When change requests remain unresolved over an extended period of time, it’s a clear indication that your change management process needs some attention. I’ve personally witnessed one organization that had enhancement requests that were multiple years old and still pending. To get the project manager to prioritize their energy on the most important items in the backlog, this team should assign specific open requests into planned maintenance releases and convert other long-term deferred changes as rejected ones. This way they can more easily address what is essential and urgent first before tackling any less pressing matters.

Time and Effort

To ensure optimal performance, we strongly suggest you record the amount of time your team spends on requirements engineering tasks. This includes crafting quality requirements and managing change, tracking progress, creating traceability data, and other activities related to this process.

People often ask me how much time and energy should be dedicated to a project’s necessities. This answer depends heavily on the size, team, organization building it, and its purpose. Keeping track of your efforts invested in critical tasks for projects like these can help you better plan out future ones with accurate estimations.

If your team has previously completed a project and allocated 10% of its time to the requirements, upon reflection you may have noticed that the quality of those requirements could be much improved. If faced with another similar project, it would be wise for the Project Manager to ensure more effort is given towards creating thorough specifications – greater than ten percent of total available resources should suffice!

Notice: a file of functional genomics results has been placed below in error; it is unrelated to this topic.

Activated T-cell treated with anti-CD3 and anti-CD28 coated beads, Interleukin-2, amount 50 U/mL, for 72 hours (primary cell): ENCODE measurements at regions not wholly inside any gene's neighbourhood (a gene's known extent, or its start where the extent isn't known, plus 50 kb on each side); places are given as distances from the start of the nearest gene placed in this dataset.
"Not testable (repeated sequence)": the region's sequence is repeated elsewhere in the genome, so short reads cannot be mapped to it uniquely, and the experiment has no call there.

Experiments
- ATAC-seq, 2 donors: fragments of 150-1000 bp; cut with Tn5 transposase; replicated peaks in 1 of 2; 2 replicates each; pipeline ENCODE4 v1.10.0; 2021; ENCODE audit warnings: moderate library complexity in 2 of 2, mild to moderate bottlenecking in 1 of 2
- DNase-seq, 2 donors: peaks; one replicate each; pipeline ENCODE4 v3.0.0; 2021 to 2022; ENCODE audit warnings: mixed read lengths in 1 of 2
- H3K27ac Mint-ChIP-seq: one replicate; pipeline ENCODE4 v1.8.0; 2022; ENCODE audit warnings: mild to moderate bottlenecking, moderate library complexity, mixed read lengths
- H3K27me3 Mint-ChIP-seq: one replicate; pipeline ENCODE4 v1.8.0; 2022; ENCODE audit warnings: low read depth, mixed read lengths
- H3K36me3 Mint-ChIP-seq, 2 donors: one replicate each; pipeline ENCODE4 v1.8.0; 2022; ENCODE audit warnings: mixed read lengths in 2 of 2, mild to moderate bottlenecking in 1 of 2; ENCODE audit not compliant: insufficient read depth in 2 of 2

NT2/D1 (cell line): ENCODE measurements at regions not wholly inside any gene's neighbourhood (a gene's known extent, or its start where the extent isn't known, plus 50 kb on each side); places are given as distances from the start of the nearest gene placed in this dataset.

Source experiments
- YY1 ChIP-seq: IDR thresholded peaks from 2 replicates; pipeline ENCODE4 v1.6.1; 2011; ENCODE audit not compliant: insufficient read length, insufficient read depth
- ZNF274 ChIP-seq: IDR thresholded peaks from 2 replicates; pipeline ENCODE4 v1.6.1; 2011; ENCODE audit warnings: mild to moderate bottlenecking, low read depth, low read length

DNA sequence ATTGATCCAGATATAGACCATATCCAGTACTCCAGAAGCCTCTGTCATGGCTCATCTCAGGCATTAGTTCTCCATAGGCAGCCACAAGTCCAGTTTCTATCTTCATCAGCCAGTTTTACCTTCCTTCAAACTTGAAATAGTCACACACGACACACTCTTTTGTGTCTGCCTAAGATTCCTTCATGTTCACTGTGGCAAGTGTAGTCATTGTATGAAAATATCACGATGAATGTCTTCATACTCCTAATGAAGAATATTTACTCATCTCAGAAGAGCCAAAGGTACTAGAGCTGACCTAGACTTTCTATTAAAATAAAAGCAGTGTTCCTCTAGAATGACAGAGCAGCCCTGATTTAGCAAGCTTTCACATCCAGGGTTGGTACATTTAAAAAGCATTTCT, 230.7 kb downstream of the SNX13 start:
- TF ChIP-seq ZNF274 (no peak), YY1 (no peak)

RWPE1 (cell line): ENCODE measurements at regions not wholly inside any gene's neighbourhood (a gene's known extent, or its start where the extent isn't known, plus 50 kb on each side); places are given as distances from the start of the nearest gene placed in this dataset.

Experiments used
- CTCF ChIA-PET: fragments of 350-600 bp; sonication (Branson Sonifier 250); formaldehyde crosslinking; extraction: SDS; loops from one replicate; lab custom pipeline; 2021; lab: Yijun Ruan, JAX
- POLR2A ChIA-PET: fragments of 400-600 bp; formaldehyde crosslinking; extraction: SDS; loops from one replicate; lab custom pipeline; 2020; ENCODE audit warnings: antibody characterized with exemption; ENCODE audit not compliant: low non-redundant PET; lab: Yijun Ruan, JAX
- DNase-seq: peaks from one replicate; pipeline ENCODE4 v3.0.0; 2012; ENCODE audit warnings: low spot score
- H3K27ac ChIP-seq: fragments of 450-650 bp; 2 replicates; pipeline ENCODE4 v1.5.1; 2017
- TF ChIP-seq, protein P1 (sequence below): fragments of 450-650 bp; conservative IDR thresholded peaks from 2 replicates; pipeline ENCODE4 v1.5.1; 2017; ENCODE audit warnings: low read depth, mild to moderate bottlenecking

As you collect and analyze data, compare the project development effort with a measure of product size. Your documented requirements will give an idea of its overall size. To be more precise, you can correlate effort to count testable individual specifications, use case points, or function points – whatever is proportional to your product’s measurements. By gathering size-related data for your product and noting the associated implementation effort, you can formulate accurate estimates in preparation for similar future projects.

Fear may linger in the minds of many; fear that developing a software measurement program will steal away valuable time from essential tasks. On the contrary, implementing an efficient and targeted metric system does not require too much effort or energy. All you need to do is build a basic infrastructure for collecting and analyzing data, as well as encourage your team members to log some relevant details about their work activities. When you create a culture based on metrics within your company, it’s amazing what one can learn through this method!